Staff-led interventions for improving oral hygiene in patients following stroke

Glasgow Caledonian University, Nursing, Midwifery and Allied Health Professions Research Unit, Cowcaddens Road, Glasgow, UK.
Cochrane database of systematic reviews (Online) (Impact Factor: 5.94). 02/2006; 4(4):CD003864. DOI: 10.1002/14651858.CD003864.pub2
Source: PubMed

ABSTRACT For people with limitations due to neurological conditions such as stroke, the routine practice of oral care may become a challenge. Evidence-based supported oral care intervention is essential for this patient group.
To compare the effectiveness of staff-led oral care interventions with standard care for ensuring oral hygiene for individuals after a stroke.
We searched the trials registers of the Cochrane Stroke Group and Oral Health Group (August 2005), the Cochrane Central Register of Controlled Trials (CENTRAL) (The Cochrane Library Issue 1, 2006), MEDLINE (1966 to February 2006), CINAHL (1982 to February 2006), Research Findings Electronic Register (February 2006), National Research Register (Issue 1, 2006), ISI Science and Technology Proceedings (August 2005), Dissertation Abstracts and Conference Papers Index (August 2005). We scanned reference lists from relevant papers and contacted authors and researchers in the field.
We identified randomised controlled trials that evaluated one or more interventions designed to improve oral hygiene. Trials based on a mixed population were included, provided it was possible to extract the data specific to the individuals post stroke.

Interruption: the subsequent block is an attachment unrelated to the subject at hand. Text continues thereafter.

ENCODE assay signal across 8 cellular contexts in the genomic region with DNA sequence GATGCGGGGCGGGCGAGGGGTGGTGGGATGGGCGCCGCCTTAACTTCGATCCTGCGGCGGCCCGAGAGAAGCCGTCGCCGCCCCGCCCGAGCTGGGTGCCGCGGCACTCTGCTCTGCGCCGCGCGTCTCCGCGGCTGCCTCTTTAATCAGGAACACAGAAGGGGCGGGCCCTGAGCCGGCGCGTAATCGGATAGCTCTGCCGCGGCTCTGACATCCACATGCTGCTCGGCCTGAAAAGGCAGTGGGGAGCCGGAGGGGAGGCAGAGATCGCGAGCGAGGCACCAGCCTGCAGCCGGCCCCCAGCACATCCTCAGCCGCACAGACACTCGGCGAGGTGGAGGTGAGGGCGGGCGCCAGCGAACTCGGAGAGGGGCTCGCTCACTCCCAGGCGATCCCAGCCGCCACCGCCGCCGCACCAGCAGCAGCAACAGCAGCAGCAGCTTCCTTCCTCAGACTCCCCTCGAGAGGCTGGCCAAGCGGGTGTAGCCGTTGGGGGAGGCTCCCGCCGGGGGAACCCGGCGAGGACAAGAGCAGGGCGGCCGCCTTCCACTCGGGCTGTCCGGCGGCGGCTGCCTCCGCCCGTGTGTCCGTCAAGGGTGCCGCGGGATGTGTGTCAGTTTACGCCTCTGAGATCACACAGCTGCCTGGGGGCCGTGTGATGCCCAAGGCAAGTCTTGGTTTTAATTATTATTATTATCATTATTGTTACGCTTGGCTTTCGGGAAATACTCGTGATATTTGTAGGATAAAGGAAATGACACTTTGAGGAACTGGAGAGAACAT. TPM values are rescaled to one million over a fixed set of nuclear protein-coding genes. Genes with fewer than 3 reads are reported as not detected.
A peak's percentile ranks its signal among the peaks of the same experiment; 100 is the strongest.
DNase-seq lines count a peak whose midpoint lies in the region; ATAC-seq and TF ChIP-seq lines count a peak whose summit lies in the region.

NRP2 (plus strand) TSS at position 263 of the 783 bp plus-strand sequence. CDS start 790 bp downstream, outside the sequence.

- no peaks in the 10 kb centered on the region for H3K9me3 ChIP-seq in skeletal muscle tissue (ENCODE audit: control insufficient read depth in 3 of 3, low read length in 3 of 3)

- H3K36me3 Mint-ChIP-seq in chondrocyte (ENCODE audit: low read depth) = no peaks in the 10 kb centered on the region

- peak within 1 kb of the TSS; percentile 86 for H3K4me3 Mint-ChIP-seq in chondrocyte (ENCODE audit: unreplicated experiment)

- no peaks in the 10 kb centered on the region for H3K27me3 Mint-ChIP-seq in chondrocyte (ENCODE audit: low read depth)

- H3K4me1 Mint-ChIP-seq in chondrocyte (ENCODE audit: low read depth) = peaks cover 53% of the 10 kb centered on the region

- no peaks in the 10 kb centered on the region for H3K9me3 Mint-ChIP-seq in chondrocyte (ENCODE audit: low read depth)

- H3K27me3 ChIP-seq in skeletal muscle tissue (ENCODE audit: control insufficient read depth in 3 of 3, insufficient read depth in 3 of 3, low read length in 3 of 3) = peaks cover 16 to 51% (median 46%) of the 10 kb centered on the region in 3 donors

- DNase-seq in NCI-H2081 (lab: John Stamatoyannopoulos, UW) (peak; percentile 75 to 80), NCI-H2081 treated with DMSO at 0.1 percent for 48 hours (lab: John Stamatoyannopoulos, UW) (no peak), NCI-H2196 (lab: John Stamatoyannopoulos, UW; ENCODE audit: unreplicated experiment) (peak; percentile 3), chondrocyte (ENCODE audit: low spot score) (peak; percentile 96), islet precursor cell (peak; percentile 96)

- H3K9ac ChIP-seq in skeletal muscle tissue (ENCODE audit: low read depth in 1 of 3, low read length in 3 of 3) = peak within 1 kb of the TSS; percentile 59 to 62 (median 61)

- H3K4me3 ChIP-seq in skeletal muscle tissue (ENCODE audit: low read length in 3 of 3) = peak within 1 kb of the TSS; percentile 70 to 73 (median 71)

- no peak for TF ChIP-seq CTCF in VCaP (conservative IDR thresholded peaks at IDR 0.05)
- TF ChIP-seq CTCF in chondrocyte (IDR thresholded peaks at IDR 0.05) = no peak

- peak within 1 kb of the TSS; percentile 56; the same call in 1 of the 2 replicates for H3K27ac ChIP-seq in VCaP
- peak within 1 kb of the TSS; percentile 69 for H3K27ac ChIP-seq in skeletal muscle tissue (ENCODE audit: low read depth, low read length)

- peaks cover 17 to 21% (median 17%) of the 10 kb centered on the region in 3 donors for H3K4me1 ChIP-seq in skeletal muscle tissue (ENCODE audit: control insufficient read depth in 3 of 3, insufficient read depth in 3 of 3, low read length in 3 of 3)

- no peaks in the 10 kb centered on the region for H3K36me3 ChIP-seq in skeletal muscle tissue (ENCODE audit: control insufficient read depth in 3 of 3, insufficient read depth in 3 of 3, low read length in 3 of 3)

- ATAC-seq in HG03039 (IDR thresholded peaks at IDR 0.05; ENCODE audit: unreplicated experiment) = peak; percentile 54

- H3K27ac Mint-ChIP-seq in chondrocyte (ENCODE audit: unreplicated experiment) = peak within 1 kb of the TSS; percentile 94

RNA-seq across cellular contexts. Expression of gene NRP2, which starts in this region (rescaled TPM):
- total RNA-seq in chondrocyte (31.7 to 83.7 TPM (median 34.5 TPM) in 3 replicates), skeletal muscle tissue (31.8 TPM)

Two review authors independently classified identified trials according to the inclusion and exclusion criteria, assessed the trial quality and extracted data. Clarification was sought from study authors when required.
Eight eligible randomised controlled trials were identified but only one provided stroke-specific information. It compared an oral health care education training programme (OHCE) delivered to nursing home care assistants to delayed training intervention in the control group. Comparisons were made at one and six months after the intervention, using the primary outcome measures dental plaque and denture plaque, and three secondary outcomes. The data available for the 67 individuals with a stroke (obtained from the larger cluster randomised controlled trial) showed that denture plaque scores were significantly reduced up to six months (p < 0.00001) after the intervention. Staff knowledge (P = 0.0008) and attitudes (P = 0.0001) towards oral care also improved significantly.
Based on one study with a small number of stroke survivors, providing oral care training for carers in a nursing home setting improves their knowledge of and attitudes towards the provision of oral care. In turn, residents' dentures were cleaner, though other oral hygiene measures did not change. Further evidence relating to oral care interventions is severely lacking, in particular with reference to care in hospital for those following stroke.

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    • "To date, only two randomized control trials have examined oral hygiene protocols in poststroke patients (Brady, Furlanetto, Hunter, Lewis & Milne, 2006; Lam et al., 2013a,b). Brady et al. (2006) demonstrated that an oral care training program provided to home health assistants caring for poststroke patients improved staff attitudes and knowledge toward oral care, but not specific oral hygiene outcome measures. Lam, McMillan, Samaranayake, Li and McGrath (2013a) demonstrated a reduction in oral plaque and gingival bleeding among those subjects who were randomized to the groups that received chlorohexidine rinse. "